The other day I looked up a book in my public library's online catalog--The Joy of the Snow by Elizabeth Goudge. It's her autobiography, and frankly I didn't expect the library would have it, but I thought I should check before I bought a copy on Amazon.com the minute Lent was over.
Much to my surprise, the library had a copy. But what was downright shocking is the fact someone had it checked out!
Who is this person who finds Elizabeth Goudge as compelling as I do? Is it the same person who requested The Scent of Water when I was halfway through with it, forcing me to track down a copy to buy? Are there just two of us scrapping after Goudge's books, or is there an entire posse?
If only the library had a way to let you contact the people who have been reading the books you've been reading--or want to read--especially if they're books that you assume no one else is reading or has ever heard of (heck, I'd never heard of EG until Jody mentioned her earlier this year over at Gumbo Lily).
I would love know who my fellow Goudgians are--I imagine them as elderly Episcopalian women, much like my own mother, who have downy soft cheeks and smell of Chanel No. 5. But maybe they're like me, middle-aged women who wandered back into church in mid-life and swoon over novels that are a heady mix of C.S. Lewis and Rosemary Pilcher. Or they might be anglophile teenagers who've already worked their ways through Jane Austen and E.M. Forster. Whoever they are, I want to know them!
I'm not sure how this library program would work. Maybe when you checked out your books--and nowadays, we check them out on the library's computers, no need to have contact with an actual human being--you could put an X in a box that said you were willing to let your email address be released to anyone who had also checked out any of the same books in the last six months.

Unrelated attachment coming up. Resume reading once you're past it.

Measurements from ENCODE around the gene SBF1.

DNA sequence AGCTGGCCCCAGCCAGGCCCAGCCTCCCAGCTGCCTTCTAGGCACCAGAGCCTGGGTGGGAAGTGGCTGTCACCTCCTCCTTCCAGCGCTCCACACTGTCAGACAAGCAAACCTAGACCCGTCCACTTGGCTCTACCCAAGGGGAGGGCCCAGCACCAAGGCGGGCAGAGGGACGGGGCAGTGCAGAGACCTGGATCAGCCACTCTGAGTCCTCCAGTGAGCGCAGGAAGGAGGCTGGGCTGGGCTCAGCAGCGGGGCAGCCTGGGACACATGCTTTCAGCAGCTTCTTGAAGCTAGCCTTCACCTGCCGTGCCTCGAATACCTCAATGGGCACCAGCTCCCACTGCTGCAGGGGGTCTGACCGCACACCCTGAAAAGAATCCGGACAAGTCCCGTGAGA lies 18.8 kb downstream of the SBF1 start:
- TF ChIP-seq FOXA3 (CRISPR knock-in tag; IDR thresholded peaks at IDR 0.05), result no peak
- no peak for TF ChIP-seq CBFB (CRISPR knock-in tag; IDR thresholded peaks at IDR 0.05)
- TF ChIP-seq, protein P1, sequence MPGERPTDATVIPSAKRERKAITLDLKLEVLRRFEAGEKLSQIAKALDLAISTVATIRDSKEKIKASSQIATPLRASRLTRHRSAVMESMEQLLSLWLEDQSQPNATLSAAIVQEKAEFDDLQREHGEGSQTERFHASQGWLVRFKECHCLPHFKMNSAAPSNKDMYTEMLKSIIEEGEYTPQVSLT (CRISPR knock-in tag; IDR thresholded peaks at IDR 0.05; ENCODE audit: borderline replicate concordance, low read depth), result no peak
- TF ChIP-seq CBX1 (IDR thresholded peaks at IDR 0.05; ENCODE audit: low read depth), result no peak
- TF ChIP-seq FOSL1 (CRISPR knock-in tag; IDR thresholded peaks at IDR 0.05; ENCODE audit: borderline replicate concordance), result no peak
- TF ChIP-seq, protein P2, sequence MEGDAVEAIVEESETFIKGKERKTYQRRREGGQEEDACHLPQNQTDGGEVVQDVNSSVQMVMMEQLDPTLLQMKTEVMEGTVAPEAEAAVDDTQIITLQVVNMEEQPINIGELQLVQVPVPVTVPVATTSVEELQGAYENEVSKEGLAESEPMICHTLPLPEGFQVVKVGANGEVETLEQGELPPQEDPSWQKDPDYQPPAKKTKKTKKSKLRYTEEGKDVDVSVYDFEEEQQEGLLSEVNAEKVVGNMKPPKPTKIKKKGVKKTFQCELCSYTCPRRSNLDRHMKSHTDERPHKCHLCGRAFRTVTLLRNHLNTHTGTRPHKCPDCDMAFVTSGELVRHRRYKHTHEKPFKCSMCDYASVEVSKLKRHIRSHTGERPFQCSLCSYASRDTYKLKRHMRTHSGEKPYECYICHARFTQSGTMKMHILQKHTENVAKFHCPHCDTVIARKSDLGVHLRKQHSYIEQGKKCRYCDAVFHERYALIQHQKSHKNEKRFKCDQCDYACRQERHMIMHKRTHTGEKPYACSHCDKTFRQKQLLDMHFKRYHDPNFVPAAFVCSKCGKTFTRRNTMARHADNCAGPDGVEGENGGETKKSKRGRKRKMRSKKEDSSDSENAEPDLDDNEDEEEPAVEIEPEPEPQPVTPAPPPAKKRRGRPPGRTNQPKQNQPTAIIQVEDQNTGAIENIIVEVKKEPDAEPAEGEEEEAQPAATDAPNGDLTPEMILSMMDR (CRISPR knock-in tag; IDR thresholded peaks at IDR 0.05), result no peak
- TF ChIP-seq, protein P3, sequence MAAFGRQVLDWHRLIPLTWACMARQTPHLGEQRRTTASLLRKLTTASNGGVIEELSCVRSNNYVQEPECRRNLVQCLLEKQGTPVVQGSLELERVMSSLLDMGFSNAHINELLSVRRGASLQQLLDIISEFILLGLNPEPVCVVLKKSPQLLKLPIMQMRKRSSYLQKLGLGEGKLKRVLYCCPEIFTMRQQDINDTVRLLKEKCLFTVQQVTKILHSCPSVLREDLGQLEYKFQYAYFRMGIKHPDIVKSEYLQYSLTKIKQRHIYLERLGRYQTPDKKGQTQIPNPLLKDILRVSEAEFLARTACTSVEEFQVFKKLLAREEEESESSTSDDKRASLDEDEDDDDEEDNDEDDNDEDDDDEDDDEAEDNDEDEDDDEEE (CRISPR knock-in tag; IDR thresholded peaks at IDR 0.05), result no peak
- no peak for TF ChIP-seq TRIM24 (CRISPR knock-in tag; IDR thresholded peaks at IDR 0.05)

I know, I know, it's probably unfeasible, and you'd probably get emails from creepy people who had also just happened to have checked out Your Money or Your Life or Yoga for Dummies instead of Karl Barth's Apologetics or The Collected Poems of W.H. Auden.
But it's killing me to know there's someone out there who's reading The Joy of the Snow and I have no idea who. I want to know!
We went to a beautiful Easter service on Sunday. We attend a university chapel, which means we get to hear from an ever-changing roster of hot shot preachers--N.T. Wright, Barbara Brown Taylor, Walter Brueggemann, Shane Claiborne, just to name a few who've come through in the last year--as well as our own beloved Dean of the Chapel, who is from England and awfully cute for a balding, middle-aged man.
This was our first Easter at the chapel, and it was grand--and really, really crowded. We decided afterwards that perhaps next year we'll try the 9 a.m. service instead of the 11 a.m. My mother, ever-practical, suggested we just go to the vigil the night before. We are a family who can do a midnight service, no problem. Or stay up all night and go to the sunrise service bleary-eyed and cranky.
As the temperatures outside rose to the high 80s, the temperatures inside were quite steamy as well. The chapel--"chapel" is a misnomer; it's a Gothic cathedral--holds 1,800 people, and we had that and then some. The typical 11 a.m. service hosts a mix of students and people from around the community, but Sunday's service was student-heavy, and most of them were dressed for a big cocktail party. It was fun watching the Man--who gallantly gave his seat to an elderly woman--having to avert his eyes through the entire service. A serious amount of naked flesh, I'm just sayin'.
And yet, it was lovely to see everyone, nice to see the kids, the old folks, the families, all of us nearly prostrate with heat stroke, most of us coughing and sniffing with spring allergies and colds. There were trumpets and bells and lots of loud singing. I let the boys take off their jackets and ties and unbutton their top buttons. I mean, everyone else was naked, why not them?
As we all drained from the church, it was amazing to see how many people automatically took out their iPhones to check to see if Jesus had texted them during the service. Touching, really.
I have good news about our friend David, who I wrote about again in my last post. His doctors opted for a serious round of antibiotics, which did the trick. He's home, done with chemo, and will go in next month for a bone marrow transplant. Thanks for your prayers, positive energy, white light, white heat. I promise you that David appreciates them.
Eiffel and Alaska
9 hours ago